Important Terms and Agreements regarding International Taxation
Important Terms and Agreements regarding
➢ BEPS (“Base Erosion and Profit Shifting”) The 15 Action Points for a fairer taxation worldwide
The BEPS (“Base Erosion and Profit Shifting”) project, developed by the OECD and G20, refers to tax planning strategies that exploit gaps in tax rules to artificially shift profits to low or no-tax locations where there is little or no economic activity. The BEPS Package provides 15
Actions that equip governments with the domestic and international instruments needed to tackle BEPS. Countries shall have the tools to ensure that profits are taxed where economic activities generating the profits are performed and where value is created. These tools also give
businesses greater certainty by reducing disputes over the application of international tax rules and standardising compliance requirements.
The “Multilateral Instrument” to change DTAs automatically according to BEPS standards
In November 2016, over 100 jurisdictions concluded negotiations on the Multilateral Convention to Implement Tax Treaty Related Measures to Prevent Base Erosion and Profit Shifting (“Multilateral Instrument” or “MLI”) that will implement a series of tax treaty measures to update international tax rules and lessen the opportunity for tax avoidance by multinational enterprises. The MLI entered into force on 1 July 2018 and already covers 89 jurisdictions. The MLI offers concrete solutions for governments to close the gaps in existing international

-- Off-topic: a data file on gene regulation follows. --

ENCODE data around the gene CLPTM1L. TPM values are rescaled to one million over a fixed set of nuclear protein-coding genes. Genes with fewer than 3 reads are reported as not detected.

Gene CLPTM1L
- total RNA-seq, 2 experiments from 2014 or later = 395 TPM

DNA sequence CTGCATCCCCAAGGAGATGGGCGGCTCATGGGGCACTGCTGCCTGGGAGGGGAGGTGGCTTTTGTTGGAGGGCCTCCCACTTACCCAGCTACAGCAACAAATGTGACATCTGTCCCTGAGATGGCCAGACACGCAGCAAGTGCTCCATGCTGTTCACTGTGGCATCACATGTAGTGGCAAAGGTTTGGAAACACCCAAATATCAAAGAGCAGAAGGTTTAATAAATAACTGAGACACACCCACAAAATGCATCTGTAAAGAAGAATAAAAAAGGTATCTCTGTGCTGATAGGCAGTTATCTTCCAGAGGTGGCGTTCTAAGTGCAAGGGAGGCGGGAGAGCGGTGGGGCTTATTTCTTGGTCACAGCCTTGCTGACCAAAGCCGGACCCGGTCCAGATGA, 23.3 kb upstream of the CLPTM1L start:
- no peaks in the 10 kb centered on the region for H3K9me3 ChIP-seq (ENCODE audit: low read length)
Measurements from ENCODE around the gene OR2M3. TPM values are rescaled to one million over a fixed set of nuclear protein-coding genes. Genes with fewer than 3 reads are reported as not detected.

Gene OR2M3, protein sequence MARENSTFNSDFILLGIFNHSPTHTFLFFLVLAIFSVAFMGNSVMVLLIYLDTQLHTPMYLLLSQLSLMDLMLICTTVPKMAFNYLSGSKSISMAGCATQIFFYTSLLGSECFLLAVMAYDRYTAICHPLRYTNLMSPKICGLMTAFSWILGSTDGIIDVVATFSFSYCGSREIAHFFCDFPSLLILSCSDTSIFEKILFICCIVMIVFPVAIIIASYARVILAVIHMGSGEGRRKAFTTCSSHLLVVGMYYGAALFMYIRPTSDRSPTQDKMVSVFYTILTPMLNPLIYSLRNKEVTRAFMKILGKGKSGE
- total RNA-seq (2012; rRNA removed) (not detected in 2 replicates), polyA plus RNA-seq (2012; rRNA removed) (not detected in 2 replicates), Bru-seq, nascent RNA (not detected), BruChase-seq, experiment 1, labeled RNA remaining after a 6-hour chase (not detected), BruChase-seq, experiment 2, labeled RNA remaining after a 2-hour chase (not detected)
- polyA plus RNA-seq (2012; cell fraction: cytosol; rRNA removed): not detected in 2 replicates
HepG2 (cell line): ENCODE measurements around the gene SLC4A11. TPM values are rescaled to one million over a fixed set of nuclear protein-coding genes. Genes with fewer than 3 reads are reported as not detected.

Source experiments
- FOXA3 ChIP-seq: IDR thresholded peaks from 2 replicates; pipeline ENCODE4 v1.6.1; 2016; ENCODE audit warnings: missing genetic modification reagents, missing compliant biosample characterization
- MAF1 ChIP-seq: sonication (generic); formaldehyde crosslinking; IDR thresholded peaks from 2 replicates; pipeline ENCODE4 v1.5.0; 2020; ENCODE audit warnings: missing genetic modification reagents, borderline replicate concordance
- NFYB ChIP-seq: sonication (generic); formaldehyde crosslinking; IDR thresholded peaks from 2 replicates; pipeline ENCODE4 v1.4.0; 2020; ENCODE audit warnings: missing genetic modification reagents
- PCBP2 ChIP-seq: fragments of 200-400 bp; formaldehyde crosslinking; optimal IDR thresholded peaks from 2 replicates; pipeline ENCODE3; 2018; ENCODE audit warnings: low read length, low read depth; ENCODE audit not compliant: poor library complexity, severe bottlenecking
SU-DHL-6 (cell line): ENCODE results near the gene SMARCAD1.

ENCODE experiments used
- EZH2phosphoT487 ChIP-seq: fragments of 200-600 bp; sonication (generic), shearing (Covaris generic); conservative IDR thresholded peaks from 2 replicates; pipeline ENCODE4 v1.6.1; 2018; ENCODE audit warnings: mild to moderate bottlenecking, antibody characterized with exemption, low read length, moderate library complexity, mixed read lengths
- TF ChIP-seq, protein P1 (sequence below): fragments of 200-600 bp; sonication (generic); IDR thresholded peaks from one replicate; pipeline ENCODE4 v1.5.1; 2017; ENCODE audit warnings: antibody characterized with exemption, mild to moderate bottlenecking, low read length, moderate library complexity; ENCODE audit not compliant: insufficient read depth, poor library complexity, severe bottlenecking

tax rules by transposing results from the OECD/G20 BEPS Project into bilateral tax treaties worldwide. The MLI automatically modifies the application of thousands of bilateral tax treaties concluded to eliminate double taxation. It also implements agreed minimum standards to
counter treaty abuse and to improve dispute resolution mechanisms while providing flexibility to accommodate specific tax treaty policies.
In force in: Singapore
Signed by: China, Germany, Hong Kong
Not ratified, nor signed by: British Virgin Islands, Cayman Islands, Thailand, Vietnam
➢ Inclusive Framework on BEPS
The worldwide cooperating working groups for the implementation of the BEPS action plan
The OECD/G20 Inclusive Framework on BEPS (IF) was established in 2016 to ensure interested countries and jurisdictions (including developing economies) can participate on an equal footing in the development of standards on BEPS related issues, while reviewing and
monitoring the implementation of the OECD/G20 BEPS Project. The OECD/G20 Inclusive Framework on Base Erosion and Profit Shifting (BEPS) brings together over 130 countries and jurisdictions to collaborate on the implementation of the BEPS Package. The countries are
establishing a modern international tax framework under which profits are taxed where economic activity and value creation occur. The Inclusive Framework serves as a forum to do so by establishing working parties and groups and organizing meetings and events.
Members: British Virgin Islands, Cayman Islands, China, Germany, Hong Kong, Singapore,Thailand, Vietnam
➢ Convention on Mutual Administrative Assistance in Tax Matters For a better worldwide cooperation and improved transparency in tax matters